This review surveys trialed therapies and molecular defects in adenoid cystic carcinoma (ACC), with an emphasis on neural crest-like stemness characteristics of newly discovered cancer stem cells (CSCs) and therapies that may target these CSCs.Articles available on Pubmed or OVID MEDLINE databases and unpublished data.Systematic review of articles pertaining to ACC and neural crest-like stem cells.Adenoid cystic carcinoma of the salivary gland is a slowly growing but relentless cancer that is prone to nerve invasion and metastases. A lack of understanding of molecular etiology and absence of targetable drivers has limited therapy for patients with ACC to surgery and radiation. Currently, no curative treatments are available for patients with metastatic disease, which highlights the need for effective new therapies. Research in this area has been inhibited by the lack of validated cell lines and a paucity of clinically useful markers. The ACC research environment has recently improved, thanks to the introduction of novel tools, technologies, approaches, and models. Improved understanding of ACC suggests that neural crest-like stemness is a major target in this rare tumor. New cell culture techniques and patient-derived xenografts provide tools for preclinical testing.Preclinical research has not identified effective targets in ACC, as confirmed by the large number of failed clinical trials. New molecular data suggest that drivers of neural crest-like stemness may be required for maintenance of ACC; as such, CSCs are a target for therapy of ACC.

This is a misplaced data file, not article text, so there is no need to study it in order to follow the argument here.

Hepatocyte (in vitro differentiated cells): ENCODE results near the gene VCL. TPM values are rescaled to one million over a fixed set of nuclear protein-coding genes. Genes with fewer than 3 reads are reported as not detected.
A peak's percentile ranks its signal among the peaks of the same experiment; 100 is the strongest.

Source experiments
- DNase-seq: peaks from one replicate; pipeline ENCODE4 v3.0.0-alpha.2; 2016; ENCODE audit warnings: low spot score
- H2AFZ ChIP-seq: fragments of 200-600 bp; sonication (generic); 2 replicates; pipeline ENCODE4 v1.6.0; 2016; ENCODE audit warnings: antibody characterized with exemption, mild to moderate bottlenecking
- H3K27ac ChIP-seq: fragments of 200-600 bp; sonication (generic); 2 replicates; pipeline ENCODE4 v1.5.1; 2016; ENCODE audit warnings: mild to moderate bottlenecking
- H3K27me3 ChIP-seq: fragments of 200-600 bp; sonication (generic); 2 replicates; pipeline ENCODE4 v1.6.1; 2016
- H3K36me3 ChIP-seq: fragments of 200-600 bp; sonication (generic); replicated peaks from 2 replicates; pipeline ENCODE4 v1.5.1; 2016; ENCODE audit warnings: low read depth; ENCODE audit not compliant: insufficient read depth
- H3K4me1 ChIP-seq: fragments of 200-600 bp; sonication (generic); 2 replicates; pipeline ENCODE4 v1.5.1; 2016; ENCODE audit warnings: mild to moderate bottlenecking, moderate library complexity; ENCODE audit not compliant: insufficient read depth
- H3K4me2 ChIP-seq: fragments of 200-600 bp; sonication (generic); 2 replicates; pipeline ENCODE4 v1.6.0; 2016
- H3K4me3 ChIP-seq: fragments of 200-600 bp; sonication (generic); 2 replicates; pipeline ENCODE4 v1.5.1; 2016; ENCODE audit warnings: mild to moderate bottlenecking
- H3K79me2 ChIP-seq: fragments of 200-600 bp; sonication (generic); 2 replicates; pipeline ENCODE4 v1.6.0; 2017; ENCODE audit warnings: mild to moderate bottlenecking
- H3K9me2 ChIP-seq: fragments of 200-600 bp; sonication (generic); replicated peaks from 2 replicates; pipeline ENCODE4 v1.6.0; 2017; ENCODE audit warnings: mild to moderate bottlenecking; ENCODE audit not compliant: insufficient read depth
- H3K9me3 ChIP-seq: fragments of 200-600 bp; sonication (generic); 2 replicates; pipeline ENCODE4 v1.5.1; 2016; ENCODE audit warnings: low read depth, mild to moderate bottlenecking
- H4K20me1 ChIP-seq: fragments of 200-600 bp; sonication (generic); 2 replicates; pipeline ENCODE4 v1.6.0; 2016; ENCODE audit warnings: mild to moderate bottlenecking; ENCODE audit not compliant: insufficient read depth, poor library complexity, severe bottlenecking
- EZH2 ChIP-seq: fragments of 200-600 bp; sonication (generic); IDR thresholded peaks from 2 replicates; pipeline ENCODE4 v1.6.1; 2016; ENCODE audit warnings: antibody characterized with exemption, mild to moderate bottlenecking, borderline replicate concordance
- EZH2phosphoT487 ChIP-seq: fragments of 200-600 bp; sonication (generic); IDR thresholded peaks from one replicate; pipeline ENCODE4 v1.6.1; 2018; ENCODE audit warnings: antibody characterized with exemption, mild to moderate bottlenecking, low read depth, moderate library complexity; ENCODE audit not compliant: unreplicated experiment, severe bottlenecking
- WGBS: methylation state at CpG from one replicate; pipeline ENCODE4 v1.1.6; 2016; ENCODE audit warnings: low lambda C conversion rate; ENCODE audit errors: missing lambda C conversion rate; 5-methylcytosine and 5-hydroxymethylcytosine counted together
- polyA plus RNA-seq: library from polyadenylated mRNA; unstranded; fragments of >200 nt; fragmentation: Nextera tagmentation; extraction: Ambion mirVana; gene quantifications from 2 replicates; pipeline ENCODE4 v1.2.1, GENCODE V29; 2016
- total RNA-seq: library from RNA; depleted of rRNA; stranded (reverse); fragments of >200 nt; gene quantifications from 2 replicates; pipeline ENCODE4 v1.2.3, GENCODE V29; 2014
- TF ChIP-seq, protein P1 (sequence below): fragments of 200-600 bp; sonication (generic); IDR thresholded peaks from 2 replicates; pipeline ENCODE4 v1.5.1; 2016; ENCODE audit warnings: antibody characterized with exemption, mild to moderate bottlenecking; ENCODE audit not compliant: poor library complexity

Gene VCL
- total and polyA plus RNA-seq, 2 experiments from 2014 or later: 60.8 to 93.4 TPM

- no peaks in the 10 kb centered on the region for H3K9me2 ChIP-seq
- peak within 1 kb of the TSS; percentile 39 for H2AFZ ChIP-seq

View details for DOI 10.1002/lio2.22

    View details for PubMedID 28894804

    View details for PubMedCentralID PMC5510248

  • NOTCH1 and SOX10 are Essential for Proliferation and Radiation Resistance of Cancer Stem-Like Cells in Adenoid Cystic Carcinoma. Clinical cancer research : an official journal of the American Association for Cancer Research Panaccione, A., Chang, M. T., Carbone, B. E., Guo, Y., Moskaluk, C. A., Virk, R. K., Chiriboga, L., Prasad, M. L., Judson, B., Mehra, S., Yarbrough, W. G., Ivanov, S. V. 2016; 22 (8): 2083–95

    Abstract